Music Education

Egg Punk – A Genre Field Guide

Sometimes when I talk about genres, I’m accused of making them up. I think this is fair, especially when it comes to egg punk.

I’ve been listening to egg punk since 2019, though I never knew that there was a name for the “weird punk stuff” I’d play while filing through backstock at my old retail job.


Egg punk is, for all intents and purposes, a satirical genre born from internet chatrooms.

Apparently inspired by the works and aesthetic of DEVO, egg punk is mild, colorful and imbued with a new wave influence that sets it apart from other punk genres.

Cover for “DOG” by Snooper

While some sources claim the genre got its start in 2013 as a response to the abject overseriousness of “chain punks,” there isn’t anything scholarly (that I could find, at least) to support this.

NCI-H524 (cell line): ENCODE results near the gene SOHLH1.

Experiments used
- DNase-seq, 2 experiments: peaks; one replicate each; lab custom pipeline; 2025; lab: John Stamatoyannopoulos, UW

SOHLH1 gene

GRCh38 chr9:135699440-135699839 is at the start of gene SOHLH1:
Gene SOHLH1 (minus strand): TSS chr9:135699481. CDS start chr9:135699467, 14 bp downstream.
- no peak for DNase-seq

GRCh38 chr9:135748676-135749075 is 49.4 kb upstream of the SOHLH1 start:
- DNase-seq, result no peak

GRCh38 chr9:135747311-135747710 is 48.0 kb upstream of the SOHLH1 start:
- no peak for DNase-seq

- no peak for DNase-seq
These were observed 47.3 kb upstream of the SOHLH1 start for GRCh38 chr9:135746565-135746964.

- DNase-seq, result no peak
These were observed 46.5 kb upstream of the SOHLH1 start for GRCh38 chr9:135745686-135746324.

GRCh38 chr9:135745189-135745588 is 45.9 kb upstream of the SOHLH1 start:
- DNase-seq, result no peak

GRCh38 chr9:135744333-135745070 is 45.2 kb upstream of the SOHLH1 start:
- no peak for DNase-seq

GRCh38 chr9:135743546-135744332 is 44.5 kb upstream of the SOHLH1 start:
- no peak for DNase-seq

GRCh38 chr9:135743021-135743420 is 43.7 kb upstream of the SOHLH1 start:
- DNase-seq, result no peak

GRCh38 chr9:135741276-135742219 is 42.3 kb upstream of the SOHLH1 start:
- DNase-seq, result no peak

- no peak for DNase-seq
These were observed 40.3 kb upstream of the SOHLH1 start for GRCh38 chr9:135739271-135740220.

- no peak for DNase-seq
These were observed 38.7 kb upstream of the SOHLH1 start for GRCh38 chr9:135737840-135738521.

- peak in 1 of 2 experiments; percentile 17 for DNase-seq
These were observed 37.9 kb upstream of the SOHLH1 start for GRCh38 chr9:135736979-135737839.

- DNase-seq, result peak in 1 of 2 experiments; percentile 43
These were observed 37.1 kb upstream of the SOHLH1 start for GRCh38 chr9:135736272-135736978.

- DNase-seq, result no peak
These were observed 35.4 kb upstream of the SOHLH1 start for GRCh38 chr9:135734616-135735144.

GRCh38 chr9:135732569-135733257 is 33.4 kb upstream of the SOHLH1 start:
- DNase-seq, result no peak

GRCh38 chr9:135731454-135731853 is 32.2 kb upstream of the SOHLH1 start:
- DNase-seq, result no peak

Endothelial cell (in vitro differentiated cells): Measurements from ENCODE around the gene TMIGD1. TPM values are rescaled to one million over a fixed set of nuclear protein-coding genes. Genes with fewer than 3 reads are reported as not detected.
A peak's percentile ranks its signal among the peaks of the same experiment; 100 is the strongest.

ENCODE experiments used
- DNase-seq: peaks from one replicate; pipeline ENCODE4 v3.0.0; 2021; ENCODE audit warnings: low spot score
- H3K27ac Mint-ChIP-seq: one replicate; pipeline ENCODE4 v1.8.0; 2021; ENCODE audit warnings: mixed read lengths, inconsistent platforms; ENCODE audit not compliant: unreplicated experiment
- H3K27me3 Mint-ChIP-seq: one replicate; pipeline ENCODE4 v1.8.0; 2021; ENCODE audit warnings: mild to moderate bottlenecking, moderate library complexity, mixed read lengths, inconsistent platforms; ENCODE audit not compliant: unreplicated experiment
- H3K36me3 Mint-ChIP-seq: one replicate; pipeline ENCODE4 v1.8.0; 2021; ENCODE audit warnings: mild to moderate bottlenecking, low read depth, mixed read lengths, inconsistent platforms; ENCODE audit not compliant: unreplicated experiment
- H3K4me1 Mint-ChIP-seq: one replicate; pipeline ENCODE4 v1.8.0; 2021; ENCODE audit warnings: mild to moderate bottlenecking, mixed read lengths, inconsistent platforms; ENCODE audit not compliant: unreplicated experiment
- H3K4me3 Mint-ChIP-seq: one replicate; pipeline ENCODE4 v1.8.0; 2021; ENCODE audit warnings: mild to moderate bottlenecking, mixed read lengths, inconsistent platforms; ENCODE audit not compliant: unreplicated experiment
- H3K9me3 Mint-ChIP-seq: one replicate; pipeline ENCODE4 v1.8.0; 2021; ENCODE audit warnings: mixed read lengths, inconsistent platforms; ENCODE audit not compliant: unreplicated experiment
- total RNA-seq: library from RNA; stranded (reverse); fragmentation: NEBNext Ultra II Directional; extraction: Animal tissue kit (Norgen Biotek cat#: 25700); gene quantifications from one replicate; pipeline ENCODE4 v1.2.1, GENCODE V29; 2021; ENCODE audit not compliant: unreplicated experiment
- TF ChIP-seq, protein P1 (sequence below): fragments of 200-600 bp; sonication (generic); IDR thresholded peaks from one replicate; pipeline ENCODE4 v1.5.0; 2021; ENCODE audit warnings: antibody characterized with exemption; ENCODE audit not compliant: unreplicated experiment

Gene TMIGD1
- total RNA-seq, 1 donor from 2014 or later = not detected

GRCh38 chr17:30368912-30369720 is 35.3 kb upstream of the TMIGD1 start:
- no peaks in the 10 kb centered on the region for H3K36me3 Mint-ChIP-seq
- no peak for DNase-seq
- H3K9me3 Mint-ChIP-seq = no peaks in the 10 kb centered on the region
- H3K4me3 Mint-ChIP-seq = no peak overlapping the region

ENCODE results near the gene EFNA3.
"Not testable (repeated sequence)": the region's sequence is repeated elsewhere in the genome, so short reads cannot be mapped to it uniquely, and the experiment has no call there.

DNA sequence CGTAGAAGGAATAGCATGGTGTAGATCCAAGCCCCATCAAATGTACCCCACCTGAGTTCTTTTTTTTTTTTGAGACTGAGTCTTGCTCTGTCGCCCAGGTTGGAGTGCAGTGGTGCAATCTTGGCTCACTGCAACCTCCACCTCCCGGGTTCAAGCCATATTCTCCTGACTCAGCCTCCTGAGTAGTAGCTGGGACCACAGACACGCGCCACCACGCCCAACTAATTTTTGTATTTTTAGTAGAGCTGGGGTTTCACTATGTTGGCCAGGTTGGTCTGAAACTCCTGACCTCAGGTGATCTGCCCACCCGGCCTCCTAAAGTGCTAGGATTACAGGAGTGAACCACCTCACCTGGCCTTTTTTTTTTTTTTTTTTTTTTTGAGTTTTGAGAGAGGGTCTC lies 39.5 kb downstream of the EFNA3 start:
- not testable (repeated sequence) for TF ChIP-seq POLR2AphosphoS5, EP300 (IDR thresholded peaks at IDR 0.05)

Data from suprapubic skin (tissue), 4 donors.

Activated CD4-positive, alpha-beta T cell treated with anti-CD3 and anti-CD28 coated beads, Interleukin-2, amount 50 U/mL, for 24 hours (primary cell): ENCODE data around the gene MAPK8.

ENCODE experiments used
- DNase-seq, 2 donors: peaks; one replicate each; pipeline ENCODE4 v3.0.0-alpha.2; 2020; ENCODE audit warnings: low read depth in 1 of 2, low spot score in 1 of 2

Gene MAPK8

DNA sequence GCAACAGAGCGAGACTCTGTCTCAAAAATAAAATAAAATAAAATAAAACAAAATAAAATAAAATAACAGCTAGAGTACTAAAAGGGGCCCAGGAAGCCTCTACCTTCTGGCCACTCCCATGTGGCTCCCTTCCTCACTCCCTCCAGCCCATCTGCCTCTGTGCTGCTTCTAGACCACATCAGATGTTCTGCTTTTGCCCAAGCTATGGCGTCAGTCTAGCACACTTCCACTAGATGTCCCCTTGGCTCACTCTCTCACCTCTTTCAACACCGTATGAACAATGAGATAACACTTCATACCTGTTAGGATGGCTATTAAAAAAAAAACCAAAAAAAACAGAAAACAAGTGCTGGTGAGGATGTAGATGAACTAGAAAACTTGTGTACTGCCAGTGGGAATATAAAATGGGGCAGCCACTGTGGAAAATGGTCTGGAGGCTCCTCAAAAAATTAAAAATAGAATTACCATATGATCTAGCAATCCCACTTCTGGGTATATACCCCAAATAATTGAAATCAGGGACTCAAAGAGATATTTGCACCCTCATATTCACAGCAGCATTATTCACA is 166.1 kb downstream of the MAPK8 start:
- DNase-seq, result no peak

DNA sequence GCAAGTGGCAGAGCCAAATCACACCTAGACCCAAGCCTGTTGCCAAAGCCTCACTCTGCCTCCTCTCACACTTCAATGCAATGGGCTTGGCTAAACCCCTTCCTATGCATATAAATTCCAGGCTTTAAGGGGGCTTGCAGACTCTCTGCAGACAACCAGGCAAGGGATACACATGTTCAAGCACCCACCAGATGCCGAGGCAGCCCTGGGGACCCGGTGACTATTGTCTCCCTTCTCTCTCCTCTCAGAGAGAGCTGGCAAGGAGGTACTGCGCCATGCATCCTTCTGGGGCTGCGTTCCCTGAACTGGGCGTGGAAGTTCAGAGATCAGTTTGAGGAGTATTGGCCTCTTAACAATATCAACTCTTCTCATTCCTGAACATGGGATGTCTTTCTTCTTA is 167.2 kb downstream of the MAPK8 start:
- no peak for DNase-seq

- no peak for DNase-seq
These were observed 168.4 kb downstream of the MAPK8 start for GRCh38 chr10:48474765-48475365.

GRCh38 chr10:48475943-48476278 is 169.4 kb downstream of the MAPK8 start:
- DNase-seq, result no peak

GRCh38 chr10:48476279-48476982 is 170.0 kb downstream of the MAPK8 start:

This distinction isn’t to be taken too seriously, either. The egg-chain dichotomy is, at its core, mere meme fuel.

The Sound and Style

All the same, it’s pretty easy to identify.

Egg punk music is inherently unserious, energetic and ironic. With firm roots in punk’s DIY style, egg punk bands use minimal recording and mixing and cheap synths.

Cover for “Grass” by Powerplant

The result is music that sounds transfused by static, but in a strangely good way.

The genre can also be distinguished by its art style, which draws from both DIY and experimentalism. Egg punk band album covers often appear hand-drawn or collaged.

Egg Punk Artists

Notable egg punk groups that served to bolster the genre’s hold include Uranium Club, Lumpy and The Dumpers, The Coneheads and many others.

Other egg punk bands include:

By J

J is a DJ at WKNC and a staunch enjoyer of dark and moody music.